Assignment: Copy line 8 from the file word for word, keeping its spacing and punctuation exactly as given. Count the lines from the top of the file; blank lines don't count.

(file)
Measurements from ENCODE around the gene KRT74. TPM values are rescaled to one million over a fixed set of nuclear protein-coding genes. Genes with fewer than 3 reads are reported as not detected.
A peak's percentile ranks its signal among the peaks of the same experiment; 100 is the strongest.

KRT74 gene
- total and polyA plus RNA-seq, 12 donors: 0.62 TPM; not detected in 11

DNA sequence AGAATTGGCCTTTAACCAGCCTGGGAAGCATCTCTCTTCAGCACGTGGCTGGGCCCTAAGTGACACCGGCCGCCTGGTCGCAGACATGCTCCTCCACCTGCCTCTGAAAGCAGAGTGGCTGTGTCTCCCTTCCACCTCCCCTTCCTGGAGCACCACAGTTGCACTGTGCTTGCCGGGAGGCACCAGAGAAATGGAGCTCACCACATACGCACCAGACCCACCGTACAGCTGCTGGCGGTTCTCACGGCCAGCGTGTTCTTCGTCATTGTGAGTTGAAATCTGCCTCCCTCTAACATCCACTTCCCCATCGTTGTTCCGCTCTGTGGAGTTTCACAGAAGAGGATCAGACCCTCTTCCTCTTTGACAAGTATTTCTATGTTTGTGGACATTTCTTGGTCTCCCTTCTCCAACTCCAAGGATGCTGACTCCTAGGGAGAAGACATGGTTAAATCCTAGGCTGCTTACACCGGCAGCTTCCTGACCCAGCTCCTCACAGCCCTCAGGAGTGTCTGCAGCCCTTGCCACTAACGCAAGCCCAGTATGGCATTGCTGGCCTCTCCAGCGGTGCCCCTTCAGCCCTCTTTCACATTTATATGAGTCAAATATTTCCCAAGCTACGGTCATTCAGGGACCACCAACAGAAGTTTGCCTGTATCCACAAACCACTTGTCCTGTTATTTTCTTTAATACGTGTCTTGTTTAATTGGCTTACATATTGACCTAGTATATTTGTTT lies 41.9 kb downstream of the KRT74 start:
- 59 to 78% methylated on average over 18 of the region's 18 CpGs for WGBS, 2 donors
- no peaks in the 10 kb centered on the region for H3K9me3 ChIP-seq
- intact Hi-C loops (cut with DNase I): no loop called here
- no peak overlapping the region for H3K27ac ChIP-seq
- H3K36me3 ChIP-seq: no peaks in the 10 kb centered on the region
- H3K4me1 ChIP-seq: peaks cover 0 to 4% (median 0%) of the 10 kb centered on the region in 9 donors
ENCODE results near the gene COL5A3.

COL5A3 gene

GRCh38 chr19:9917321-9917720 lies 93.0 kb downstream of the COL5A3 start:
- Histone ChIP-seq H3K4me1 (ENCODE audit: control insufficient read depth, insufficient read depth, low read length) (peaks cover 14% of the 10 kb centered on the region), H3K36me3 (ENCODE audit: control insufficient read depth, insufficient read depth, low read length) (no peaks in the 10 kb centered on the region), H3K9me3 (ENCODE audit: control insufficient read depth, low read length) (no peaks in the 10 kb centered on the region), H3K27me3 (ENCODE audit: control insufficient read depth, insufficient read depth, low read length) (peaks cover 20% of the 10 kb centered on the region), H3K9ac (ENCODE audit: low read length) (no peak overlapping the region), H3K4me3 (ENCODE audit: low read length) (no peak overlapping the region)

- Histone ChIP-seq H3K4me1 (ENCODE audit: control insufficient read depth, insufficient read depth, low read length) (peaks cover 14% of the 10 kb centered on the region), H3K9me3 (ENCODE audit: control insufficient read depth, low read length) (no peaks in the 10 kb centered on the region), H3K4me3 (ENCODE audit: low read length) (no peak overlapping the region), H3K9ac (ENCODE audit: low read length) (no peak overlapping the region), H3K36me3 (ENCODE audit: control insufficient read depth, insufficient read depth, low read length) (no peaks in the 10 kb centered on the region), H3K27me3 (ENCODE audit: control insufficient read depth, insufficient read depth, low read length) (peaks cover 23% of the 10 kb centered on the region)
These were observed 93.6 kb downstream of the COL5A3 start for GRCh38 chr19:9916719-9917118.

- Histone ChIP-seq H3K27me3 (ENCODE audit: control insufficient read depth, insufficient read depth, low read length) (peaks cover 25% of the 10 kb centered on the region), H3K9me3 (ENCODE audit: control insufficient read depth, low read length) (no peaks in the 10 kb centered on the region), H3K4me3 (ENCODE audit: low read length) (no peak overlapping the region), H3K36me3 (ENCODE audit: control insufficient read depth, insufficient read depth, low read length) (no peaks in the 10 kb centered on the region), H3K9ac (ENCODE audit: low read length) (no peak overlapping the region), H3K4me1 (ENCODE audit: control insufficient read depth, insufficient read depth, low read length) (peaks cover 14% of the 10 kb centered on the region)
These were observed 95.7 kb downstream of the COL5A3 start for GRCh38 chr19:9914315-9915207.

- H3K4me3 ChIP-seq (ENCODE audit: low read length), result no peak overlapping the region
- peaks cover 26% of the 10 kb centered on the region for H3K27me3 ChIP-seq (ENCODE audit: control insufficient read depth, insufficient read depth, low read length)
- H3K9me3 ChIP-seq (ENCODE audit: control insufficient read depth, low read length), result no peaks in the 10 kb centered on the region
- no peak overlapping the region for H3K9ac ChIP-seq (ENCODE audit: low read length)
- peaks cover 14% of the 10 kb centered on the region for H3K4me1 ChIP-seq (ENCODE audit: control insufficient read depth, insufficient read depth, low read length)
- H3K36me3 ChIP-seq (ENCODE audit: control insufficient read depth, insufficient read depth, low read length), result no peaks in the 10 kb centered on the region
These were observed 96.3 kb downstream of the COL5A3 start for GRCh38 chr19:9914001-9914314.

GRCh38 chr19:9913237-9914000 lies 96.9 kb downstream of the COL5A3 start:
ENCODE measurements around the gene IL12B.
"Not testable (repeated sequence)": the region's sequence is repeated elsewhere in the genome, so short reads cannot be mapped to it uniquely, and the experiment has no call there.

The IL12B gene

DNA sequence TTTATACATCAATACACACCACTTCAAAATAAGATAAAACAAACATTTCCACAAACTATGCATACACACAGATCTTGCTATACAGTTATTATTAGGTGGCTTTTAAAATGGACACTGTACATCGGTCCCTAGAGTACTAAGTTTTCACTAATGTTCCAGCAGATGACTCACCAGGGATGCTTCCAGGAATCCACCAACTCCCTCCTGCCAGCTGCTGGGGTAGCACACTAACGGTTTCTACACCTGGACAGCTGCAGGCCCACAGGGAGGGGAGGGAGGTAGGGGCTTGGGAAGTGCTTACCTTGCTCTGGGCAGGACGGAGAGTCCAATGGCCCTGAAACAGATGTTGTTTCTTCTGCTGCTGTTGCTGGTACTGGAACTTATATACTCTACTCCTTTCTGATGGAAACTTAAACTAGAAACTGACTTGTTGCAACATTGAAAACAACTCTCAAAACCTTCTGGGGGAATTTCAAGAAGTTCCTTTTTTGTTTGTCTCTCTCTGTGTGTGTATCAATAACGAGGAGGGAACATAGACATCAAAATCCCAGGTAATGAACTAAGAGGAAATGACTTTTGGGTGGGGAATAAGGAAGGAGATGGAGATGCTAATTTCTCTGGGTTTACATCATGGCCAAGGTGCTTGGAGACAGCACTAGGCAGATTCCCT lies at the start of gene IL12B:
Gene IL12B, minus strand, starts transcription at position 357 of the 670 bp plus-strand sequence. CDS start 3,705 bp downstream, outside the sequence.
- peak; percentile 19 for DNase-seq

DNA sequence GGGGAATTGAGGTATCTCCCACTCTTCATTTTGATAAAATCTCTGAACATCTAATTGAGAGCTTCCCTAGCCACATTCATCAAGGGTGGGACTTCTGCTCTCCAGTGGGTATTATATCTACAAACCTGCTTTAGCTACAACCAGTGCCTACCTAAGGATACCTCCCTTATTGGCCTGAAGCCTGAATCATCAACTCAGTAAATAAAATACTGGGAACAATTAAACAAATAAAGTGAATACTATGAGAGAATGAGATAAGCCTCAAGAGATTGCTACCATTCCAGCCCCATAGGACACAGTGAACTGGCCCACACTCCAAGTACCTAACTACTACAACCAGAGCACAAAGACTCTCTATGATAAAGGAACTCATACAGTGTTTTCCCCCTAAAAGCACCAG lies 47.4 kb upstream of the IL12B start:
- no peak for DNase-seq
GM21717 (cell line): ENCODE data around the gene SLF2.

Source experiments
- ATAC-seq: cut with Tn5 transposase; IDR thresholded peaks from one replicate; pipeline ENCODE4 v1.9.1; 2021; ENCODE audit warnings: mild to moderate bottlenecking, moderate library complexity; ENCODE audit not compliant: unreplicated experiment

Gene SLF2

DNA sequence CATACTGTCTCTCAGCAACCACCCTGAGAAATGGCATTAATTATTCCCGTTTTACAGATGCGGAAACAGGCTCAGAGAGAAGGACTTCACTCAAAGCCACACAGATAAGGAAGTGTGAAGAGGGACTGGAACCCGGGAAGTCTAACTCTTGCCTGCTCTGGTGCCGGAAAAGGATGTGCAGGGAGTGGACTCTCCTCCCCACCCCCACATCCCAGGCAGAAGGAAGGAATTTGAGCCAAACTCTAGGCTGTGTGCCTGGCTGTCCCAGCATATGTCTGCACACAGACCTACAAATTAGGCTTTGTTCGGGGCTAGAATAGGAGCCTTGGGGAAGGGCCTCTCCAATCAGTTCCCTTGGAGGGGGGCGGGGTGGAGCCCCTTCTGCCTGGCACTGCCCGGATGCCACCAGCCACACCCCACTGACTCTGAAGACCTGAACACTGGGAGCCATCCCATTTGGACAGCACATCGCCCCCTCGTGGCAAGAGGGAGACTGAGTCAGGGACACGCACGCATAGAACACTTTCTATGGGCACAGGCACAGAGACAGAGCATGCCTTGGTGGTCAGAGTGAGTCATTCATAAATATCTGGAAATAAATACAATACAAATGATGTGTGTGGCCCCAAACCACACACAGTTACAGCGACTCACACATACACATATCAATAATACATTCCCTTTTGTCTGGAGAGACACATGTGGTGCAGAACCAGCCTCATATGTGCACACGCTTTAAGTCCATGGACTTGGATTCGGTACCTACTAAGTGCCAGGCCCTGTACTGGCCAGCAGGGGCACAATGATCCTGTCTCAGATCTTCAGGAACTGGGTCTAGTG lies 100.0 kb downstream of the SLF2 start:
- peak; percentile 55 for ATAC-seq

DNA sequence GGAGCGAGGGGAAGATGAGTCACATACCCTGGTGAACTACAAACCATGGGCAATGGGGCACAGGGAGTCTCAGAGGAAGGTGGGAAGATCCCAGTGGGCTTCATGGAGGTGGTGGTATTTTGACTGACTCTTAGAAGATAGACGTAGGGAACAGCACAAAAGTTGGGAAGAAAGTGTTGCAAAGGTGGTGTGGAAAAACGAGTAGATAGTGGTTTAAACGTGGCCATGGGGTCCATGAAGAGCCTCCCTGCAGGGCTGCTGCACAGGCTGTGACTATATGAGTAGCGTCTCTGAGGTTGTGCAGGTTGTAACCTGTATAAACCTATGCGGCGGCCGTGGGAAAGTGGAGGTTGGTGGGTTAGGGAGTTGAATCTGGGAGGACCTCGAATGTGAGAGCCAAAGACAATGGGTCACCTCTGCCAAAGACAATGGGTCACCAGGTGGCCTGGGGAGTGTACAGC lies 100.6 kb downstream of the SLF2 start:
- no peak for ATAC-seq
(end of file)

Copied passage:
- intact Hi-C loops (cut with DNase I): no loop called here